At one point in “Breach,” Chris Cooper’s character, Robert Hanssen, complains that his fellow FBI agents are more interested in violence and glory than in contemplation and moral conviction. Director Billy Ray must have these same complaints about cinema, for he creates a psychological thriller that lacks the obvious thrills of gratuitous violence yet remains packed with psychological suspense. Convincing yet enthralling, philosophical but not pretentious, “Breach” is based on the true story of a “serious breach in the security of the United States.” Robert Hanssen was an FBI agent who spent 22 years of his service stealing information for Russia. His work cost the United States government billions of dollars, caused the death of several American agents, and created grave, “unclassifiable” damages in American security. Ryan Phillippe plays Eric O’Neill, the wannabe agent who was responsible for gaining Hanssen’s trust and uncovering the truth.
Phillippe’s O’Neill is an overachieving FBI trainee with dreams of becoming an agent. Special Agent Kate Burroughs (Laura Linney) assigns O’Neill to clerk for Hanssen. O’Neill’s supposed mission is to secretly keep an eye on Hanssen’s sexually charged Internet habits. O’Neill first finds his assignment to be useless and stressful, as Hanssen is intimidating and extremely difficult to please. However, Hanssen’s perceptiveness and his impatience for bullshit drive the impressionable O’Neill to work twice as hard to earn his respect. Even when it becomes clear that Hanssen is a shameless misogynist and homophobe, O’Neill still admires his extraordinary intelligence and his devotion to Catholicism and family. When Burroughs finally discloses the truth, that the charismatic Hanssen is also a treacherous spy, O’Neill discovers just how complicated the inner-workings of human nature can be.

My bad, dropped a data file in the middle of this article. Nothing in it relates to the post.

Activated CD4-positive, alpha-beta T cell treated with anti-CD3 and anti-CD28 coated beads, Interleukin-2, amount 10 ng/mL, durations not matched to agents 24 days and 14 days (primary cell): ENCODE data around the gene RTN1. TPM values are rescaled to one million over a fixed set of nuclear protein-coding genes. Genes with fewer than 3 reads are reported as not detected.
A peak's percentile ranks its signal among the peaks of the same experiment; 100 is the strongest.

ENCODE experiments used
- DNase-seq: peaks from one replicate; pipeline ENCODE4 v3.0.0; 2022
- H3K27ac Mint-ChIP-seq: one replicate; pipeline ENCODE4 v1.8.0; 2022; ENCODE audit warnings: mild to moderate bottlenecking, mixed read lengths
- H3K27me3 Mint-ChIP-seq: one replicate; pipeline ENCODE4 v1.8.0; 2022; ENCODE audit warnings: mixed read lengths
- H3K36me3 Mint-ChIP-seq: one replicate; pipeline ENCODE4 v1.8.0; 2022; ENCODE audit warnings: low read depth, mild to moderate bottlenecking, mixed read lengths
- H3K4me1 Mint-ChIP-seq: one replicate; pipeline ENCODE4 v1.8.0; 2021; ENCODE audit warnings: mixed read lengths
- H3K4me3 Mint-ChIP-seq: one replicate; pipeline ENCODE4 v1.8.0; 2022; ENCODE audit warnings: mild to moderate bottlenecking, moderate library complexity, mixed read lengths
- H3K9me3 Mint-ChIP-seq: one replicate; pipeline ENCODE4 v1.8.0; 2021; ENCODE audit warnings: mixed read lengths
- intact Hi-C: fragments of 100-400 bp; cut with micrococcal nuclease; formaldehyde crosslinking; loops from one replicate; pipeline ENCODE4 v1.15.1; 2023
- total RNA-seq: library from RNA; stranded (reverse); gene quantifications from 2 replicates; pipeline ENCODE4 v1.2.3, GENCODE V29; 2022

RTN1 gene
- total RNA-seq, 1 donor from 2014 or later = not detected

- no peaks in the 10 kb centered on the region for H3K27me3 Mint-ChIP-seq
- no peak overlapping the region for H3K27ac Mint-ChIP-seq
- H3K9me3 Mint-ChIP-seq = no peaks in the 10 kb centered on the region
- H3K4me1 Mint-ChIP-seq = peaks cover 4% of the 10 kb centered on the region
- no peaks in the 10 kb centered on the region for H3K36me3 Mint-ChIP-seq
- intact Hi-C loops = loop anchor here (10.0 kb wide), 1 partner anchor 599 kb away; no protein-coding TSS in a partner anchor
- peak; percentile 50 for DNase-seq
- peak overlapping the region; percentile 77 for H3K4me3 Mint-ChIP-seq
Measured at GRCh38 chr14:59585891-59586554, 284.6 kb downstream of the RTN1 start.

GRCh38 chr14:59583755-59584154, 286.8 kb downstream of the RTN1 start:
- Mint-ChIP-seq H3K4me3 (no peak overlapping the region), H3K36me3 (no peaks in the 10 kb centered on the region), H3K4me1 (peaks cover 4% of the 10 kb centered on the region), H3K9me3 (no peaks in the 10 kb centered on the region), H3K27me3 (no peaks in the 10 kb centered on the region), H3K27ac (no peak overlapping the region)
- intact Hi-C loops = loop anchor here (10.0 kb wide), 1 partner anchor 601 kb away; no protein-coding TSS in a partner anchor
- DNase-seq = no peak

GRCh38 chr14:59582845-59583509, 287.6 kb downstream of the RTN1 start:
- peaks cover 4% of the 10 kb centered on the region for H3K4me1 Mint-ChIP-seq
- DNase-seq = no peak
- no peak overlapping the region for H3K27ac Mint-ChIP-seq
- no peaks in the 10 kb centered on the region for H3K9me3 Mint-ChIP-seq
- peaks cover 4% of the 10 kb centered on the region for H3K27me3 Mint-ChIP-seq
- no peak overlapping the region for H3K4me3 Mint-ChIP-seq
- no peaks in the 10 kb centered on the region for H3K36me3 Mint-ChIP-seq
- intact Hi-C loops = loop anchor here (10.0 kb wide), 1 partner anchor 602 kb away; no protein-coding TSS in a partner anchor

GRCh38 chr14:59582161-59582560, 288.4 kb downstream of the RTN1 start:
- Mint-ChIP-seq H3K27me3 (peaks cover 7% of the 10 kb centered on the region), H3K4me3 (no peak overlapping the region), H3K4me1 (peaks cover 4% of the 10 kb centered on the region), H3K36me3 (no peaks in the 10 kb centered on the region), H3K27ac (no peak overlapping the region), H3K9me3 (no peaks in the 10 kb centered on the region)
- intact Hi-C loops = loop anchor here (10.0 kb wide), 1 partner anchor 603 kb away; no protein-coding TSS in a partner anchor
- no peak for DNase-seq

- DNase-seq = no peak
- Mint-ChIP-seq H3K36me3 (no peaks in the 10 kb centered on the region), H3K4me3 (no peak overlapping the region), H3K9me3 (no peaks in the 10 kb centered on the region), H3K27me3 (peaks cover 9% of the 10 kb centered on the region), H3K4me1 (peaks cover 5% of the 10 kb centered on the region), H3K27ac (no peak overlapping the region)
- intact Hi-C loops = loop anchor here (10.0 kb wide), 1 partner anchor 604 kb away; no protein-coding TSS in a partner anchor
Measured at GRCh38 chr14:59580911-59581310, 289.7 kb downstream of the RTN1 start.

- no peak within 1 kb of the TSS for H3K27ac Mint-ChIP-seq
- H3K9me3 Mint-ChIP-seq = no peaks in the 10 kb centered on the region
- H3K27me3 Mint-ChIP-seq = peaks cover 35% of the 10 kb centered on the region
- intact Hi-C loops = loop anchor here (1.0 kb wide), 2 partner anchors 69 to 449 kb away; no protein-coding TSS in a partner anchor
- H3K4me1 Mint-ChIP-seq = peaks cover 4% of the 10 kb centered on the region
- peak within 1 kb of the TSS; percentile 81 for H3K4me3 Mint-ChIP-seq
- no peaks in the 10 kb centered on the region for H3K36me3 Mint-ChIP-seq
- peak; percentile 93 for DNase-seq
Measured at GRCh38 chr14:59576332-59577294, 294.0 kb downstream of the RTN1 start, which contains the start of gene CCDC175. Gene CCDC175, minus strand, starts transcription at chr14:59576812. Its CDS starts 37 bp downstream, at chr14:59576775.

With a different script and actors of lesser talent, “Breach” could have become another action-packed yet predictable spy thriller. However, the first scene of the film establishes that Hanssen was eventually caught. So, the remainder of the film focuses not on the outcome, but rather on the psychological reasons behind Hanssen’s treachery. Billy Ray, Adam Mazer, and William Rotko’s script is also filled with snappy dialogue containing plenty of wit and personal philosophizing. While subtlety may not be the dialogue’s strength, its cleverness and moral depth turn a potentially mundane topic into a film that is compelling and accessible.
The film is also able to captivate the audience through its strong character development. O’Neill’s wife (Caroline Dhavernas) correctly assesses Hanssen to be a “creep.” But Chris Cooper transforms Hanssen into a likable creep. He convincingly portrays the honest passion behind his character’s strong beliefs. You can hardly blame O’Neill for sympathizing with the fervent Hanssen, even as his treachery and intolerance become more apparent. Phillippe also manages to humanize to his own boring yet relatable role as an ambitious rookie who soaks up Hanssen’s astute life lessons. And Linney proves once again that she is one of the most talented actresses in Hollywood, bringing a realistic, but not excessive, amount of sensitivity to her otherwise tough character.
The film is mostly free of historical inaccuracies, but history is beside the point. At its center, “Breach” is a character study focused on the hypocrisy of human actions and values. While “Breach” does include moments of skin-crawling suspense, the final shot of Chris Cooper’s tear-stained face will haunt you more than any gun fight or countdown ever could.